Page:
The United Nations Environment Programme (UNEP) defines a green economy “as low carbon, resource efficient and socially inclusive” where “growth in employment and income are driven by public and private investment into such economic activities, infrastructure and assets that allow reduced carbon emissions and pollution, enhanced energy and resource efficiency, and prevention of the loss of biodiversity and ecosystem services” (UN Environmental Programme, n.d).
Within the context of a green economy, a green business “is committed to the principles of environmental sustainability in its operations, strives to use renewable resources, and tries to minimize the negative environmental impact of its activities.” (UNCTAD, 2021).
The Government of the Republic of Trinidad and Tobago (GORTT), through its Draft National Development Strategy (NDS) 2016-2030 envisions “stimulating economic activity, to be funded through innovation avenues such as a green infrastructure fund [which] will support investment in…climate resilient infrastructure; and social infrastructure such as affordable (greener) housing” (Government of the Republic of Trinidad and Tobago, 2016).
Certified green and energy efficient products and materials have been in use locally for a number of years (Bridglal, 2019) though green construction has been slow due to inadequate human and financial resources (Chadee and Stoute, 2017). The GORTT’s recognition of the country’s vulnerability to the adverse effects of climate change has created an enabling environment for the development of sustainable financial products and services (Government of the Republic of Trinidad and Tobago, 2016).
Obtaining funding is a major challenge facing the MSME sector in Trinidad and Tobago which has a conservative and risk averse financial system (Oxford Business Group, 2021). The paucity of customised environmental financial products specifically geared towards green businesses exists since regular commercial loan criteria used for traditional financial products cannot be applied for green loans.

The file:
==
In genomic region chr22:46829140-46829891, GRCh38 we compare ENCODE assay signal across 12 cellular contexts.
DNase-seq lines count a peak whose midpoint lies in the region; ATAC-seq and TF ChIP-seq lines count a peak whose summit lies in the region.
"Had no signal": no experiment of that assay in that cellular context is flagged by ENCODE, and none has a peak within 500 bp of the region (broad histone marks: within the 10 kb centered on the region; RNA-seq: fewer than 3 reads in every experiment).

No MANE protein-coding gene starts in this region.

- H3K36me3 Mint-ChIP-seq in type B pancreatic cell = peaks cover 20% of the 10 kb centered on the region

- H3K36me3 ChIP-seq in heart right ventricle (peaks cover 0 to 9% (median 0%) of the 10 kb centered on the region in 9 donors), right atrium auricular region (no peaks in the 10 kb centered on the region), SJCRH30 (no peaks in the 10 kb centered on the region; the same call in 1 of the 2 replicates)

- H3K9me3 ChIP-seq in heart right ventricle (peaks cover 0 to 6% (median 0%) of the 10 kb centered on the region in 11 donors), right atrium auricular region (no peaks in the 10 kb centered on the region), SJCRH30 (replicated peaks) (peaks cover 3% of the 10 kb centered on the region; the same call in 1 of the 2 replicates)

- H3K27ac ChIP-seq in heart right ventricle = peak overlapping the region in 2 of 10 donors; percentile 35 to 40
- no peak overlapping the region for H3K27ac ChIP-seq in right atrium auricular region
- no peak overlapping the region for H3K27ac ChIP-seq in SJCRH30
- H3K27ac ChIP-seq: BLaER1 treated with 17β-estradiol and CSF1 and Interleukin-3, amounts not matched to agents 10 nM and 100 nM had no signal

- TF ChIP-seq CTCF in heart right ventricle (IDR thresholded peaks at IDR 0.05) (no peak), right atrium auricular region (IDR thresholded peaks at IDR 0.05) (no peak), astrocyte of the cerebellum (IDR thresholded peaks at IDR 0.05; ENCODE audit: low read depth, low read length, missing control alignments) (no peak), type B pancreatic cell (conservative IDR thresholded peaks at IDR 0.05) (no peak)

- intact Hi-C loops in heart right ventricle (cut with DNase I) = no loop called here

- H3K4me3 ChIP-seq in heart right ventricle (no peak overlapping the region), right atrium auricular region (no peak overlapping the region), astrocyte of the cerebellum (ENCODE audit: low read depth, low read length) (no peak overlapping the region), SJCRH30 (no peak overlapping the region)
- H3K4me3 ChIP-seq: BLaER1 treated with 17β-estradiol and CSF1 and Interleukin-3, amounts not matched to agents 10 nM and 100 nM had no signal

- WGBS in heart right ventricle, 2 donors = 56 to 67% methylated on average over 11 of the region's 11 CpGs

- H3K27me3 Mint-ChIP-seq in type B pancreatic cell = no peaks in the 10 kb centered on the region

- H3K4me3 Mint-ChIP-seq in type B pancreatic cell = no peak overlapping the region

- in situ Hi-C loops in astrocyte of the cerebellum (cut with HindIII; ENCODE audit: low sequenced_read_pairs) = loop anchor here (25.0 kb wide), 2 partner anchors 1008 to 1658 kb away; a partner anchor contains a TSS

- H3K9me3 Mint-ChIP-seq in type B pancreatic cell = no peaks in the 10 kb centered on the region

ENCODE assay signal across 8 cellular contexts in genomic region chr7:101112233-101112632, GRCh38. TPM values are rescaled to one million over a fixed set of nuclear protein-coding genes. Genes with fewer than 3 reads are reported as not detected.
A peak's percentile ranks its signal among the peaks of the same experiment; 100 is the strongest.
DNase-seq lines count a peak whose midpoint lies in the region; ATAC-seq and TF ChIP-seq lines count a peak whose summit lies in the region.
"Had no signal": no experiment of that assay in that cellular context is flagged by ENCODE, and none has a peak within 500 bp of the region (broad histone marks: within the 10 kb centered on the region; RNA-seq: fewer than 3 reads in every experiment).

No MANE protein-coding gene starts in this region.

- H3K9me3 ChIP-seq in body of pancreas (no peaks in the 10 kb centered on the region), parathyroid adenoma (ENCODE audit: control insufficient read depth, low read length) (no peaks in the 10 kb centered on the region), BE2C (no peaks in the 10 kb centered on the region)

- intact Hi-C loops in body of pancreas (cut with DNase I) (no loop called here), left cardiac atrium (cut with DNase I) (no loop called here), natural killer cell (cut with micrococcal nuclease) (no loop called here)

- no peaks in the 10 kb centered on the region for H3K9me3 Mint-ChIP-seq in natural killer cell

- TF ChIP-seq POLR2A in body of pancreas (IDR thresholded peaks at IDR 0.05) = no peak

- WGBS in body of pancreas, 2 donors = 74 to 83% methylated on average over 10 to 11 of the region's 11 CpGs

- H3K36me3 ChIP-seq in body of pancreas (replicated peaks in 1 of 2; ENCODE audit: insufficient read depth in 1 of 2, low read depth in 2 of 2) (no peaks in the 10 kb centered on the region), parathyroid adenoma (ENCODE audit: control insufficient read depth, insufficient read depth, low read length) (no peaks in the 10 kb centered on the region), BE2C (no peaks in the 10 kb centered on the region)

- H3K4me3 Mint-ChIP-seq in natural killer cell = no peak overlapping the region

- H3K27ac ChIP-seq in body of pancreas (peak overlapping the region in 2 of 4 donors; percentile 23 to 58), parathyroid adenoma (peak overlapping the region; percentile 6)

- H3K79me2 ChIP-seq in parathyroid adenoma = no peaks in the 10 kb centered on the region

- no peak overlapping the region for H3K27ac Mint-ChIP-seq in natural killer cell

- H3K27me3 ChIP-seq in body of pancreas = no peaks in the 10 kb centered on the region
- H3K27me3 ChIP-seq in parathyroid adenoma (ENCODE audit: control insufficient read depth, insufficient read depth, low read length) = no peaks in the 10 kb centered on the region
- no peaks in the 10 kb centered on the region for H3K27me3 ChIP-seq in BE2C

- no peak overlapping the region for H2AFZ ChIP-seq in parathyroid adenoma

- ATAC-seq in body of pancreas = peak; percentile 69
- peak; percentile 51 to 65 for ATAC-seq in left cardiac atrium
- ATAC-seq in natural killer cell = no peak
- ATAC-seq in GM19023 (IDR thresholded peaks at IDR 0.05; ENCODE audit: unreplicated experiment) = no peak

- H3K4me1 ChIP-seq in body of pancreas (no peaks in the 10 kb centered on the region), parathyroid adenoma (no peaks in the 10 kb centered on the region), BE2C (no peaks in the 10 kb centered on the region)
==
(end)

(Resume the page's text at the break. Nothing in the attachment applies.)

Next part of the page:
Within the context of green financing, a green loan involves “financing or refinancing a particular green project…to improve the overall energy efficiency of a home or business premises” or reducing the carbon footprint of an organisation (McCall, 2021). A green project is defined as promoting renewing energies, conserving resources and mitigating the impact of climate change (LBBW, n.d).
Central Finance Facility (CFF), in its capacity as the Chair of the Steering Committee to represent the Credit Union Movement, in collaboration with Teachers Credit Union Trinidad & Tobago, PECU Cooperative Credit Union Limited, Venture Credit Union Cooperative Society, has partnered with the Inter-American Development Bank’s (IDB) EcoMicro Program to provide green financing solutions by:
(i) increasing access to Renewable Energy/Energy Efficiency (RE/EE) products, and
(ii) assisting the organizations to adapt to climate change.
The purpose of the facility is to support Credit Unions in collaboration with key actors in the broader ecosystem to provide new finance instruments to capitalize on opportunities in green financing, while adjusting their risk management models to climate change risk and incorporating climate impact assessment into their internal policies and operations. The potential benefits to be derived by virtue of Central Finance Facility (CFF) and its 3 participating member Credit Unions partnering with the EcoMicro Program are listed in Figures 1 and 2.
CFF and the three participating Credit Unions are on the cusp of helping to promote climate resilience of MSMEs and households in Trinidad and Tobago, through the development of green finance products that will support access to RE/EE technologies and other specialized products. With the risks associated with climate change, by capitalizing on the assistance provided by the EcoMicro Program, CFF and the participating Credit Unions will be credited as being the pioneers and partners in building a viable and sustainable green economy in Trinidad and Tobago. It is hoped that based on the success of this pilot programme, it will be rolled out to the wider CFF membership in future years.